What do we mean with the terms sustainable investing, thematic investing, and impact investing? 💚
As a first-time investor, you’ve most likely come across the terms sustainable investing, thematic investing, and impact investing. 💬 If these words all seem foreign and mysterious to you, don’t worry – we’re here to help you untangle the mess!
Generally speaking, sustainable finance is an umbrella term that encompasses the three investment methods mentioned above. ☂️🤲 As you begin investing and start building your own portfolio, you may choose one of these methods, or a combination of them, if you aim to incorporate sustainability in your portfolio. ♻️ They all represent different investment strategies, so, without further ado, let’s get into it!
Sustainable investing …
is when you explicitly incorporate sustainability measures and metrics (such as ESG criteria) into your search for stocks to invest in. There are two different ways to do so: 1️⃣ integration and 2️⃣ screening.
Integration put simply, is when you take a specific ESG metric, such as carbon emissions 🏭💨 and try to estimate future impacts in your analysis. The world is moving towards reaching a ‘net zero’ and almost every country and company plan to reduce most of their carbon emissions. 😷
One consequence is that companies emitting large amounts of CO2 through their production of goods are likely to be affected by a higher carbon price since companies need to buy CO2 certificates to offset their pollution. 🌲🌳
If companies continue to emit constant CO2 amounts in spite of higher offsetting prices, the cost of offsetting is bound to increase, which will lead to decreasing profits. The company value would depreciate, leading to a lower share price. 📉 All in all, implementing such metrics into your analysis can help you better assess risks and, ultimately, increase your return on investments. 👏
Another way to approach sustainable finance is to do a screening, where one applies filters to create a ‘basket’ of stocks or a specific stock index. These filters are based on your investment preferences, values, and ethics. ⚖️ 🌎
There are different methods of filtering:
👉 Negative screening is used to exclude ‘bad’ stocks, also called sin stocks, from your further analysis. It should be noted, however, that negative screening can hinder your performance and reduce diversification.
👉 With positive screening (also referred to as best-in-class screening 🌟), you simply select a sustainability metric and benchmark all companies in a sector. You then proceed with your analysis using only the companies that perform best according to your metric.
👉 Norms-based screening is used to exclude anything that does not meet certain minimum standards such as ‘ILO’, ‘the OECD Guidelines for Multinational Enterprises’ or the ‘UN Global Compact’.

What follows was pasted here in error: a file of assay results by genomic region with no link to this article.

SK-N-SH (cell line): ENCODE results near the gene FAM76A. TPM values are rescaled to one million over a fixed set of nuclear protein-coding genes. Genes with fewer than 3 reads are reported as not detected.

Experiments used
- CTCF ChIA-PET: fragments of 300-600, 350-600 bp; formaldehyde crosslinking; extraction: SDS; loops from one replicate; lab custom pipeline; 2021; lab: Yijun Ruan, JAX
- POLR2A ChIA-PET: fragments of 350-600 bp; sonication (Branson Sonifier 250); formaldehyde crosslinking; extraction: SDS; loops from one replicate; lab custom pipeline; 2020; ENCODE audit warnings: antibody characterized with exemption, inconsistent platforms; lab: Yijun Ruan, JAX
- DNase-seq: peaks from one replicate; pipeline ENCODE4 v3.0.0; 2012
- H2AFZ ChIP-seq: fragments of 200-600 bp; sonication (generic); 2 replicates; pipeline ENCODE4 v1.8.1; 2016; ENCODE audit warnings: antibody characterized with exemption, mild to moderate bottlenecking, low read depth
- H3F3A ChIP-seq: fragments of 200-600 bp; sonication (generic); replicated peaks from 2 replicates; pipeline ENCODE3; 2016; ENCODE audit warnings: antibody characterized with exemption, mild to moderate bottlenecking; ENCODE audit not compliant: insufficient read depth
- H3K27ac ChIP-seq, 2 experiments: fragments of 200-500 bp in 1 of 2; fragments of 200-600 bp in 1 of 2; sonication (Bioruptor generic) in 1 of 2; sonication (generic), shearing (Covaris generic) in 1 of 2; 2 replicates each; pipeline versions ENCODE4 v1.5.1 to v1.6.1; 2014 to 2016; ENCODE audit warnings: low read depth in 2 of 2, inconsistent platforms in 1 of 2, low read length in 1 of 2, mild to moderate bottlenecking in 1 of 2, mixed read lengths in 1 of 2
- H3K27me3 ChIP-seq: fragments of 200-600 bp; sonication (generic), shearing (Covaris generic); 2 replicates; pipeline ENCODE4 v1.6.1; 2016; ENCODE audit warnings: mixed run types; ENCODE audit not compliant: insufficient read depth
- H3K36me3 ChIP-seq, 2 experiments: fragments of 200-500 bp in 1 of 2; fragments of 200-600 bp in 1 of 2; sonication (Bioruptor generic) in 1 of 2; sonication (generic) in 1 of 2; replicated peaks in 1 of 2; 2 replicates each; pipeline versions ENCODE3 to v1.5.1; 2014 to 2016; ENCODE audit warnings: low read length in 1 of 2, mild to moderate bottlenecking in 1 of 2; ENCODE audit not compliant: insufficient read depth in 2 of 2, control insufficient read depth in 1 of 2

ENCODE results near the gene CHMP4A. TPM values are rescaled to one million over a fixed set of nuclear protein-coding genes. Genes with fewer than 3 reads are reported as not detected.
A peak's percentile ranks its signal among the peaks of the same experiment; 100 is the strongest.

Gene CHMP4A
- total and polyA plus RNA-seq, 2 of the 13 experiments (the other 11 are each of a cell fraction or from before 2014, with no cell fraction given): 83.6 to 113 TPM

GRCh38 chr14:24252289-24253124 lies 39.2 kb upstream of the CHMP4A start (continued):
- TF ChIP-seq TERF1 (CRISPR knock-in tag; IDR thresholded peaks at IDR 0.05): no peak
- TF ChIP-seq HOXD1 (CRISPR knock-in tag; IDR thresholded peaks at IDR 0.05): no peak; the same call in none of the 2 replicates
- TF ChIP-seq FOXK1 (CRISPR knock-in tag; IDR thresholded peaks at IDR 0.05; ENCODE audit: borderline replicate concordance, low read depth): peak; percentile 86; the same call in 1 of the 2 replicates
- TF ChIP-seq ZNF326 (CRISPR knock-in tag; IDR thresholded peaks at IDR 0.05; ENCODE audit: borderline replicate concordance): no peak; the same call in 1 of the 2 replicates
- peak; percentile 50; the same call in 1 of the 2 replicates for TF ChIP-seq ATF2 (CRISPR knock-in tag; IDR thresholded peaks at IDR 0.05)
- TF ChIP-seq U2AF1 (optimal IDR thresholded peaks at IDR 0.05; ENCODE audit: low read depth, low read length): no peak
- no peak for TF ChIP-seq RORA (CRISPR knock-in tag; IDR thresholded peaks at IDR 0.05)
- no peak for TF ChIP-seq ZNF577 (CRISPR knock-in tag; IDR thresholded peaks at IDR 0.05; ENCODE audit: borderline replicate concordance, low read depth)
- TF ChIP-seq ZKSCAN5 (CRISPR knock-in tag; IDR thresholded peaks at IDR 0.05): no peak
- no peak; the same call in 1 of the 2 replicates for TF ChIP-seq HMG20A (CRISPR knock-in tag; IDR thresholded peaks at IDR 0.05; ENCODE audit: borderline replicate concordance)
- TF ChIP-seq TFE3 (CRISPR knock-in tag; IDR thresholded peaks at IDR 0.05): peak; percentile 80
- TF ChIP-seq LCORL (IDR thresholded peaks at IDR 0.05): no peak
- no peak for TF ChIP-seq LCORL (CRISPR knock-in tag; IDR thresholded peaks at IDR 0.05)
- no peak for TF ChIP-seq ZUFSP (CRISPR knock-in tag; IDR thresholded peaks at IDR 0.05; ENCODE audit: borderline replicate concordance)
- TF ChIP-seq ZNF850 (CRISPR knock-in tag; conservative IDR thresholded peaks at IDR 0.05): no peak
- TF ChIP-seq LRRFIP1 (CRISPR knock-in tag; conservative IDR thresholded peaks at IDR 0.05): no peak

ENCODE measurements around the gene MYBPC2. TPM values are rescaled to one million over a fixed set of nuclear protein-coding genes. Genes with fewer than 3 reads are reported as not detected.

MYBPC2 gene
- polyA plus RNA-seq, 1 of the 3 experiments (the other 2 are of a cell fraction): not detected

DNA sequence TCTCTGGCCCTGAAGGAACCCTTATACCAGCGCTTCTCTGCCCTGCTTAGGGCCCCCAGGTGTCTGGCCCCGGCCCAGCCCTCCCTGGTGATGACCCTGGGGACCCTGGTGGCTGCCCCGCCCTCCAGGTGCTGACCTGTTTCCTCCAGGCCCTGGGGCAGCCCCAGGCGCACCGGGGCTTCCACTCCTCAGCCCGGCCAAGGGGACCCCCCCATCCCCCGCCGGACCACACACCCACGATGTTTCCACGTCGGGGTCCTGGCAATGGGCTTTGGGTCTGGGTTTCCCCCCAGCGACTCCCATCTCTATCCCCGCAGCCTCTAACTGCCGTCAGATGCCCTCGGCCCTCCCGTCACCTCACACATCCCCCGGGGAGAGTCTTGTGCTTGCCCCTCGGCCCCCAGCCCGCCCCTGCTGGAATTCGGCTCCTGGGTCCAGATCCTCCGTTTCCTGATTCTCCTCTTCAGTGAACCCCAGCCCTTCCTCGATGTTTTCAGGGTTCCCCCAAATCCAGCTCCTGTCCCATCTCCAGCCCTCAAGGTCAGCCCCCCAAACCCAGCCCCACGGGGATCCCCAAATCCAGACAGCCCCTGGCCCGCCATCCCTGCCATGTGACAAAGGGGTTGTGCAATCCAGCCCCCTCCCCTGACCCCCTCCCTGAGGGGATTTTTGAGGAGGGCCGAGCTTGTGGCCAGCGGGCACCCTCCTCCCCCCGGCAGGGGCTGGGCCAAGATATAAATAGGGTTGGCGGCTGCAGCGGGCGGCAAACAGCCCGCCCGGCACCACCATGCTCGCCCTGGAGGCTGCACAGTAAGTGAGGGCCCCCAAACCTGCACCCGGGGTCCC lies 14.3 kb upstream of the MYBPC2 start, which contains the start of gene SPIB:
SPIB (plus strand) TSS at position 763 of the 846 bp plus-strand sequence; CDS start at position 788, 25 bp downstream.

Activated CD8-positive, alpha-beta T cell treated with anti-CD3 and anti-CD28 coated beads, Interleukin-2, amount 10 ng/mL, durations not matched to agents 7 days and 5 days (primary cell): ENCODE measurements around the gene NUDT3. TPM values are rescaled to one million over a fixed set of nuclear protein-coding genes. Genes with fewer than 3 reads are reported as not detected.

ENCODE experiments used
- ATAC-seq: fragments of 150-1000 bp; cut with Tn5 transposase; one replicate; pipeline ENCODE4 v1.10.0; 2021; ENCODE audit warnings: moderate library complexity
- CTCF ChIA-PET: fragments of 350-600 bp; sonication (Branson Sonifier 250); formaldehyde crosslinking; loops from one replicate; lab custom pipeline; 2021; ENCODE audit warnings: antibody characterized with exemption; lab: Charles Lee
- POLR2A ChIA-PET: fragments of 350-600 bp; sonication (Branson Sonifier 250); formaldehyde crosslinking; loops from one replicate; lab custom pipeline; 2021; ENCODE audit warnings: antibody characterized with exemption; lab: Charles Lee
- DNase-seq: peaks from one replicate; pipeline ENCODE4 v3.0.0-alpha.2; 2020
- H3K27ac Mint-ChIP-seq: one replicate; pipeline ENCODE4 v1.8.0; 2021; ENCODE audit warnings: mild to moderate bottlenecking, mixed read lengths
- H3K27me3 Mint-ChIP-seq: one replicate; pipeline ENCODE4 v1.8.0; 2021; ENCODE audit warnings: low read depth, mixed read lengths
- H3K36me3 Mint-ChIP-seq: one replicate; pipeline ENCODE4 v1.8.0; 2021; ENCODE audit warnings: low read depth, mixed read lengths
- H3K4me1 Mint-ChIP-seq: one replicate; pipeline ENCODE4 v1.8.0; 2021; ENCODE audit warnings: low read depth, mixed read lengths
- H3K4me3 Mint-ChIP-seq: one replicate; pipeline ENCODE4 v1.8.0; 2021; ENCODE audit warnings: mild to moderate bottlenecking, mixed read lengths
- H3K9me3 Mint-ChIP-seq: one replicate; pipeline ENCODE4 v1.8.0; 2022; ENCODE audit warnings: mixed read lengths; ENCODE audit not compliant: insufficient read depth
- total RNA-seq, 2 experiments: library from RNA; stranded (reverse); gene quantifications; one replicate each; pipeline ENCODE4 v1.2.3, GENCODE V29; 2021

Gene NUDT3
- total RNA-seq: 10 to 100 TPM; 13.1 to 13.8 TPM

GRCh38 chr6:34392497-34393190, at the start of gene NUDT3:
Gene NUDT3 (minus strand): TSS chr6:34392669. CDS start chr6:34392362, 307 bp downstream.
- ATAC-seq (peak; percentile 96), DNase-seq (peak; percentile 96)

We hope you now have a clearer picture of what sustainable investing is. 💰🌱 So let’s jump into the next investment method.
Thematic investing …
is another way to buy shares or other investments that benefit from a certain trend. This trend does not necessarily have to be related to sustainability or social issues. 🤷♀️ It can range from hydrogen and electric cars to remote working and meat alternatives. It may also involve higher risk, as investments are concentrated in one industry or sector, potentially leading to increased volatility.
Impact investing …
is a term that first appeared in 2007. It should be noted that impact investing is not a protected term and different definitions exist. One of the most widely recognized definitions is that of the Global Impact Investing Network (GIIN). 📖 It defines impact investing as investments specifically aimed to address social or environmental challenges (e.g. education, clean energy, and healthcare). 💓 It can therefore be seen as a subset of thematic investing. Furthermore, impact investing particularly draws upon the concept of the measurability and quantification of impact.
Whew, that was a lot of information! 😅 Hopefully we helped you untangle any messy definitions, and you can now distinguish between the different methods. 🤓 So, let’s start making our portfolios sustainable! Join the movement – make an impact!
We are not financial advisors, and we do not claim any responsibility for the financial choices you may make on the basis of what you read in this blog. The content of the blog is of an informative nature and has an educational purpose. It is not to be regarded as either investment advice or recommendations, nor do we relate to the reader’s private, financial situation. Any use of information is at your own risk. We encourage you to seek financial guidance if you do not understand the risks in the area. We are not responsible for any choices you may make, based on what you read on the m!Club or from our company page on LinkedIn — MakeImpact.